It can be a precious collection for architects, historians, researchers and anyone who loves water bodies.

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    This volume on the burial silks, excavated from the sand dunes of Central Asia, offers a window to the history of a lost civilization revealing how the complex thread of interconnections linking East and West helped to shape new civilizations along the way.

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    The Silk Road Fabrics by: ArputhaRani Sengupta 4,000.00 3,600.00

    During the Roman Empire when pure silk was valued like gold, burials in Han China and Central Asia were furnished with luxurious fabrics. Application of Western motifs and designs in the newly developed Chinese silk technology led to the emergence of a unique patterned silk.Silk fabrics connecting the Mediterranean with inmost Asia allowed transmission of knowledge across the world of ideas and beliefs. Archaeology in the Age of Discovery unearthed the exceptional Silk Road Fabrics from graves and shrines spanning several centuries and across the vast continental expanse of Central Asia, Egypt, Europe, China, and Japan. To Sir Aurel Stein (1856–1935) and others the various types of textiles excavated from the sand dunes of Central Asia were worth the risks. The burial silks offer a window to the history of a lost civilization revealing how the complex thread of interconnections linking East and West helped to shape new civilizations along the way.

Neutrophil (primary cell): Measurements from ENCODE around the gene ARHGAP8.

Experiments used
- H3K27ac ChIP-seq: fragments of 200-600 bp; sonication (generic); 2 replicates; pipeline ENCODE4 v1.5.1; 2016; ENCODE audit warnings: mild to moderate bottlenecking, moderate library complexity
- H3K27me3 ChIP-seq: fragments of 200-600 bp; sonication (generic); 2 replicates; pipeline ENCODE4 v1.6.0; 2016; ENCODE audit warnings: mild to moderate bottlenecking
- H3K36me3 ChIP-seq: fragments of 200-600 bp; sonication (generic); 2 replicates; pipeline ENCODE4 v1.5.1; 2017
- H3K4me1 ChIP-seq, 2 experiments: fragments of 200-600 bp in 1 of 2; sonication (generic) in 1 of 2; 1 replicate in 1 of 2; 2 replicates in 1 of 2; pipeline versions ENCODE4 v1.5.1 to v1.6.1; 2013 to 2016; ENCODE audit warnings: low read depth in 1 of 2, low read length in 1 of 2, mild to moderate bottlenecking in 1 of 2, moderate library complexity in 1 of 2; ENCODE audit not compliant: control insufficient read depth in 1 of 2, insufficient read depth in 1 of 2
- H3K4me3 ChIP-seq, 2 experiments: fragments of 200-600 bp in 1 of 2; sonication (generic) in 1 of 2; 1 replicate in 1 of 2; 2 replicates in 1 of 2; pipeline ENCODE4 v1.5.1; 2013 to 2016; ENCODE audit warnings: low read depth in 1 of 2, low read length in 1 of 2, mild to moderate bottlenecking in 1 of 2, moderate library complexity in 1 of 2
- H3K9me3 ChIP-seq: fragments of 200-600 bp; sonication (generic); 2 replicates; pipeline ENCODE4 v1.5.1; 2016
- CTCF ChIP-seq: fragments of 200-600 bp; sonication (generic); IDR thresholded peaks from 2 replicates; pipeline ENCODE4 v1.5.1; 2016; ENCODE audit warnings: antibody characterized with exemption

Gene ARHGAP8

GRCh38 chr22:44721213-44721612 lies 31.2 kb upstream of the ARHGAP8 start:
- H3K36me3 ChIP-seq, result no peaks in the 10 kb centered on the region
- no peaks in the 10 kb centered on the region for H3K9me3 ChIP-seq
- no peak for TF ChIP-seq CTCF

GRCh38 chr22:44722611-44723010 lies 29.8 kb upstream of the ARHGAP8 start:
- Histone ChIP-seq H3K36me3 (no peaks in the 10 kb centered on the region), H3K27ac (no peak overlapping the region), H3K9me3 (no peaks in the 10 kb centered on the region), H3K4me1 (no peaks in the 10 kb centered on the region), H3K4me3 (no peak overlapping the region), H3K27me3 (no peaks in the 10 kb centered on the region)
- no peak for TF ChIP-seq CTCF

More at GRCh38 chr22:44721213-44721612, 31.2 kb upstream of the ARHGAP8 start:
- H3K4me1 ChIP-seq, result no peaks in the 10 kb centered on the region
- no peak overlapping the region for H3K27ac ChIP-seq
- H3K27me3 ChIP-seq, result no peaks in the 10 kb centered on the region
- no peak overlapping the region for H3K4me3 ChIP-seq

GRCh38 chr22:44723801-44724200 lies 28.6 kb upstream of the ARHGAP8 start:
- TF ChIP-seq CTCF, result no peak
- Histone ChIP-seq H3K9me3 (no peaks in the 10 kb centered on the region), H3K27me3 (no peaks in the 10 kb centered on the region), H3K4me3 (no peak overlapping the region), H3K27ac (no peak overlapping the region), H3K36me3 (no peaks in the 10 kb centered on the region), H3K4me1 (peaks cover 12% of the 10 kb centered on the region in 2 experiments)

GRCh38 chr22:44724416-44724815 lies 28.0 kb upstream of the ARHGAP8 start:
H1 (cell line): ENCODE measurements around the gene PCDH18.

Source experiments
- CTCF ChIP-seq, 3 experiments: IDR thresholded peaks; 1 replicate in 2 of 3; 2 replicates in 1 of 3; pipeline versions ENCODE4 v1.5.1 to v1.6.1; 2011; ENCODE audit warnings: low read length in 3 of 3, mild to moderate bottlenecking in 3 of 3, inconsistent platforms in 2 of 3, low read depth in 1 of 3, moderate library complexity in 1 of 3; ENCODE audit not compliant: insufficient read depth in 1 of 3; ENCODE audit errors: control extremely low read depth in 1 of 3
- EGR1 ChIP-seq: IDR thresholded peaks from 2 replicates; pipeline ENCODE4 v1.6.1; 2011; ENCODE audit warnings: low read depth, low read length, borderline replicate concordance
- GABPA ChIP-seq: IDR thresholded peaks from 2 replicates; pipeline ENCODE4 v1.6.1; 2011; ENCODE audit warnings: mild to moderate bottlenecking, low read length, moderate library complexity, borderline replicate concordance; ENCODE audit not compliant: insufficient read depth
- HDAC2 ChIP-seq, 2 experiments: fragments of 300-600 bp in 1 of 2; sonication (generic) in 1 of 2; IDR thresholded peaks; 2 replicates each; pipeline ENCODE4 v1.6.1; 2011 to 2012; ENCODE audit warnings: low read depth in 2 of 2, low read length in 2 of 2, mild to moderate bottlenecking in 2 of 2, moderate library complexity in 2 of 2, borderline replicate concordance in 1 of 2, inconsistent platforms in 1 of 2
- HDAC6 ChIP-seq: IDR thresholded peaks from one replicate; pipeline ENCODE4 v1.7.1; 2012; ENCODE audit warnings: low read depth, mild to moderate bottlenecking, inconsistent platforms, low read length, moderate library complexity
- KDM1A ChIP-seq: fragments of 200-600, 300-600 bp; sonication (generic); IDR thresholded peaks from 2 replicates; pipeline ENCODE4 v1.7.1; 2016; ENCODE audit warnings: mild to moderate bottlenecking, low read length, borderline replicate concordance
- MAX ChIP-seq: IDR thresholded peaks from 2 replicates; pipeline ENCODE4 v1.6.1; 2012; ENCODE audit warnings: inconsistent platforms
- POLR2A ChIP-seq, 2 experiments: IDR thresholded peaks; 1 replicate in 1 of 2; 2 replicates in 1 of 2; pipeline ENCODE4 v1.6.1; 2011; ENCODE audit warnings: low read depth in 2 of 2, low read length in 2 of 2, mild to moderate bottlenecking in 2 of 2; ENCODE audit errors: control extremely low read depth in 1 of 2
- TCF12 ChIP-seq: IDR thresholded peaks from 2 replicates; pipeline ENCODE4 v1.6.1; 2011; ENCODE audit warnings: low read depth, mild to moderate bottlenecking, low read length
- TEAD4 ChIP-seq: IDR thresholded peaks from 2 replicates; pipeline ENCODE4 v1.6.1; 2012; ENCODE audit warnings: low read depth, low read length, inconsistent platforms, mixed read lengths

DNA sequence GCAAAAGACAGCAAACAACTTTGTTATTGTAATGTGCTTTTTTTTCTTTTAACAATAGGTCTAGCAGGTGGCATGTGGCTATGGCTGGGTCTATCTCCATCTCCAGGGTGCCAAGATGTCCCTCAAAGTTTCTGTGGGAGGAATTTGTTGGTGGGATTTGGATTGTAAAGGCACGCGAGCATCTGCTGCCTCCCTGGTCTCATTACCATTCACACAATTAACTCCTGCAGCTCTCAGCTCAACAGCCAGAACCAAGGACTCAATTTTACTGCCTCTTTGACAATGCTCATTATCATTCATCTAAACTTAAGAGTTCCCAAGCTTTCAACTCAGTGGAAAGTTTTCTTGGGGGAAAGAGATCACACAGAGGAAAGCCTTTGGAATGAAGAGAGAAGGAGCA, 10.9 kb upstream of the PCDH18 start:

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    The book studies the 360 icons of the Chu Fo P’u-sa Sheng Hsiang Tsan pantheon — referring to a rare set of woodcuts distinct among Buddhist pantheons. It analyses the unique features of this pantheon, pointing out the significance of each figure in the mythological/theological framework and minutely describing the iconography of the images.

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    Tibetan Iconography of Buddhas, Bodhisattvas and Other Deities by: Lokesh Chandra, Fredrick W. Bunce, 5,600.00 5,040.00